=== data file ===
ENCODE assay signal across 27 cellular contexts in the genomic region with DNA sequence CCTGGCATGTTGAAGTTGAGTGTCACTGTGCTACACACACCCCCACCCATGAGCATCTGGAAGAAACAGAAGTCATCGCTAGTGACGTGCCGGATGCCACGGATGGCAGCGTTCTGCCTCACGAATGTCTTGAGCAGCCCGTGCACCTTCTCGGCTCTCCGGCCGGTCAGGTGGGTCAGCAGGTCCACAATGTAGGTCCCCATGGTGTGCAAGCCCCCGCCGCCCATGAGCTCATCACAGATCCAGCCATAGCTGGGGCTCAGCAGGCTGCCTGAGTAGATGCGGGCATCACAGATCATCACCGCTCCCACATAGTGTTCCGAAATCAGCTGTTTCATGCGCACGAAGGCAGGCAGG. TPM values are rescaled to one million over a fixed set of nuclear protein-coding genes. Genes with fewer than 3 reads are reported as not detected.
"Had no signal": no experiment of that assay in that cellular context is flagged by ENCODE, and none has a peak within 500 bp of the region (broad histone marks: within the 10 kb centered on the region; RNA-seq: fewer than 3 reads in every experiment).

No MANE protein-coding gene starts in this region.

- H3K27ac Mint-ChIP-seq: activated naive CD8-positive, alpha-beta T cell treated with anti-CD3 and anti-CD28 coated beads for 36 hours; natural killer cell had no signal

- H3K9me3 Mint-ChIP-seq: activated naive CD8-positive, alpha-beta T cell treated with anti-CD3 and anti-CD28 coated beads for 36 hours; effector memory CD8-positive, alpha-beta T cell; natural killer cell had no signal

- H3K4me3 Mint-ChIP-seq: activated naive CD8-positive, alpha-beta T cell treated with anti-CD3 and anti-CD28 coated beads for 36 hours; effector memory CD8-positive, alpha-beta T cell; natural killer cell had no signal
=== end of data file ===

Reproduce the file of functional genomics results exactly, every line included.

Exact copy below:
ENCODE assay signal across 27 cellular contexts in the genomic region with DNA sequence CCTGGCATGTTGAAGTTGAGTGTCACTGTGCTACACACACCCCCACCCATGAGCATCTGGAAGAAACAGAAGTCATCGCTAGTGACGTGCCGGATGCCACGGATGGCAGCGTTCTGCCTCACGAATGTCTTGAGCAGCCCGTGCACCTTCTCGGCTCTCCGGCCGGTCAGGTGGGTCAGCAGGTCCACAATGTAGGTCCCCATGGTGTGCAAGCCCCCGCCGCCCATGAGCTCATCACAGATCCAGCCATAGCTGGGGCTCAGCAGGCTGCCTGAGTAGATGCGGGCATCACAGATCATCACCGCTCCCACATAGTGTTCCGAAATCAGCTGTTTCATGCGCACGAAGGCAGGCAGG. TPM values are rescaled to one million over a fixed set of nuclear protein-coding genes. Genes with fewer than 3 reads are reported as not detected.
"Had no signal": no experiment of that assay in that cellular context is flagged by ENCODE, and none has a peak within 500 bp of the region (broad histone marks: within the 10 kb centered on the region; RNA-seq: fewer than 3 reads in every experiment).

No MANE protein-coding gene starts in this region.

- H3K27ac Mint-ChIP-seq: activated naive CD8-positive, alpha-beta T cell treated with anti-CD3 and anti-CD28 coated beads for 36 hours; natural killer cell had no signal

- H3K9me3 Mint-ChIP-seq: activated naive CD8-positive, alpha-beta T cell treated with anti-CD3 and anti-CD28 coated beads for 36 hours; effector memory CD8-positive, alpha-beta T cell; natural killer cell had no signal

- H3K4me3 Mint-ChIP-seq: activated naive CD8-positive, alpha-beta T cell treated with anti-CD3 and anti-CD28 coated beads for 36 hours; effector memory CD8-positive, alpha-beta T cell; natural killer cell had no signal